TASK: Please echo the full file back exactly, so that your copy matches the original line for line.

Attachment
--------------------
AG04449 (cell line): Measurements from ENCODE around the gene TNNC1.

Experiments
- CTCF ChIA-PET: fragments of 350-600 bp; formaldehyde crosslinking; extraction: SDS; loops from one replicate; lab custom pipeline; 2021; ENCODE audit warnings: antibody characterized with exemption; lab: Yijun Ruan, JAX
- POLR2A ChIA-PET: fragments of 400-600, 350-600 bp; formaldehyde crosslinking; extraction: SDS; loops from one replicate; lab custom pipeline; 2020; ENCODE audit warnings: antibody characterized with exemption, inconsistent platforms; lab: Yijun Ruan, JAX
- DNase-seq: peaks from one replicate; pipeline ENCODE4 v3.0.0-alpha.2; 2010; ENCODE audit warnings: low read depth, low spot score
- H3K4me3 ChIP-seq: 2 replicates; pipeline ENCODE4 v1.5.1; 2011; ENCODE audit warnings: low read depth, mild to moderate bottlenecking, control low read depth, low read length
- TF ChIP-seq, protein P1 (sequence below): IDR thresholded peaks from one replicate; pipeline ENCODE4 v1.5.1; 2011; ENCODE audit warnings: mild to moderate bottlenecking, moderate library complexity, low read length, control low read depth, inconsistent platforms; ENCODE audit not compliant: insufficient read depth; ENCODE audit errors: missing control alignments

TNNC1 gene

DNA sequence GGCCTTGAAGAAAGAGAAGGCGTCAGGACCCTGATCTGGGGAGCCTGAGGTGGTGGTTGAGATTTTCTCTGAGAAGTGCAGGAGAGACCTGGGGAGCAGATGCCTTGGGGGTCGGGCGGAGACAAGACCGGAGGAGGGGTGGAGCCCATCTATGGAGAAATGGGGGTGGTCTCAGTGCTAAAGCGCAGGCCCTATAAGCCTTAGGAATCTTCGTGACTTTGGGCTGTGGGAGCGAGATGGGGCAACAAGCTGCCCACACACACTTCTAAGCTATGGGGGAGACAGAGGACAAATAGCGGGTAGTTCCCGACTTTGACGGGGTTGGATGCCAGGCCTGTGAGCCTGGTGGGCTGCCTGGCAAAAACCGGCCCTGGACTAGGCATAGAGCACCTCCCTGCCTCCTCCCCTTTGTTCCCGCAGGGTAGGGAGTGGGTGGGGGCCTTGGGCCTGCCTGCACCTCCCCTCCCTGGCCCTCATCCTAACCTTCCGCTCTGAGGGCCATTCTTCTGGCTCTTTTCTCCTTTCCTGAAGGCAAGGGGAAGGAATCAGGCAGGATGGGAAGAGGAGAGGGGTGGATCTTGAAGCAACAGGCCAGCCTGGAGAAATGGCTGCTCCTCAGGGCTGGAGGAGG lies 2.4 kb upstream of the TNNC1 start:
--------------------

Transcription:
AG04449 (cell line): Measurements from ENCODE around the gene TNNC1.

Experiments
- CTCF ChIA-PET: fragments of 350-600 bp; formaldehyde crosslinking; extraction: SDS; loops from one replicate; lab custom pipeline; 2021; ENCODE audit warnings: antibody characterized with exemption; lab: Yijun Ruan, JAX
- POLR2A ChIA-PET: fragments of 400-600, 350-600 bp; formaldehyde crosslinking; extraction: SDS; loops from one replicate; lab custom pipeline; 2020; ENCODE audit warnings: antibody characterized with exemption, inconsistent platforms; lab: Yijun Ruan, JAX
- DNase-seq: peaks from one replicate; pipeline ENCODE4 v3.0.0-alpha.2; 2010; ENCODE audit warnings: low read depth, low spot score
- H3K4me3 ChIP-seq: 2 replicates; pipeline ENCODE4 v1.5.1; 2011; ENCODE audit warnings: low read depth, mild to moderate bottlenecking, control low read depth, low read length
- TF ChIP-seq, protein P1 (sequence below): IDR thresholded peaks from one replicate; pipeline ENCODE4 v1.5.1; 2011; ENCODE audit warnings: mild to moderate bottlenecking, moderate library complexity, low read length, control low read depth, inconsistent platforms; ENCODE audit not compliant: insufficient read depth; ENCODE audit errors: missing control alignments

TNNC1 gene

DNA sequence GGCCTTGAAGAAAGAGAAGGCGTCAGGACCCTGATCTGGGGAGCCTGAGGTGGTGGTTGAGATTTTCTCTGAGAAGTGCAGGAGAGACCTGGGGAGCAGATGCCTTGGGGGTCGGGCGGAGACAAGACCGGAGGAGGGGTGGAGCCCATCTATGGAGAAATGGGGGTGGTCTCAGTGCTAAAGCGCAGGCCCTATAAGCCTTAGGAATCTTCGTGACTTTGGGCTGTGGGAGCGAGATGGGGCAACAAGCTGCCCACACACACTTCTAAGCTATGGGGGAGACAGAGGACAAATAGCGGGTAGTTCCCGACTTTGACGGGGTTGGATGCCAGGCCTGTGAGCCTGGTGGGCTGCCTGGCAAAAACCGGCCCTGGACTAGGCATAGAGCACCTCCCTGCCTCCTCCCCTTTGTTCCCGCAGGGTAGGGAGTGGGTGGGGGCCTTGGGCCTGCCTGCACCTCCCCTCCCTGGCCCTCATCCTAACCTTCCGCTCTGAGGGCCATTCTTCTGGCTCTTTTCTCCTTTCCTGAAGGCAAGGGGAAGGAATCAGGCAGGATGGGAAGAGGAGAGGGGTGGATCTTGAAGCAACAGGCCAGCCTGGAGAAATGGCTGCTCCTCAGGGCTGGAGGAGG lies 2.4 kb upstream of the TNNC1 start: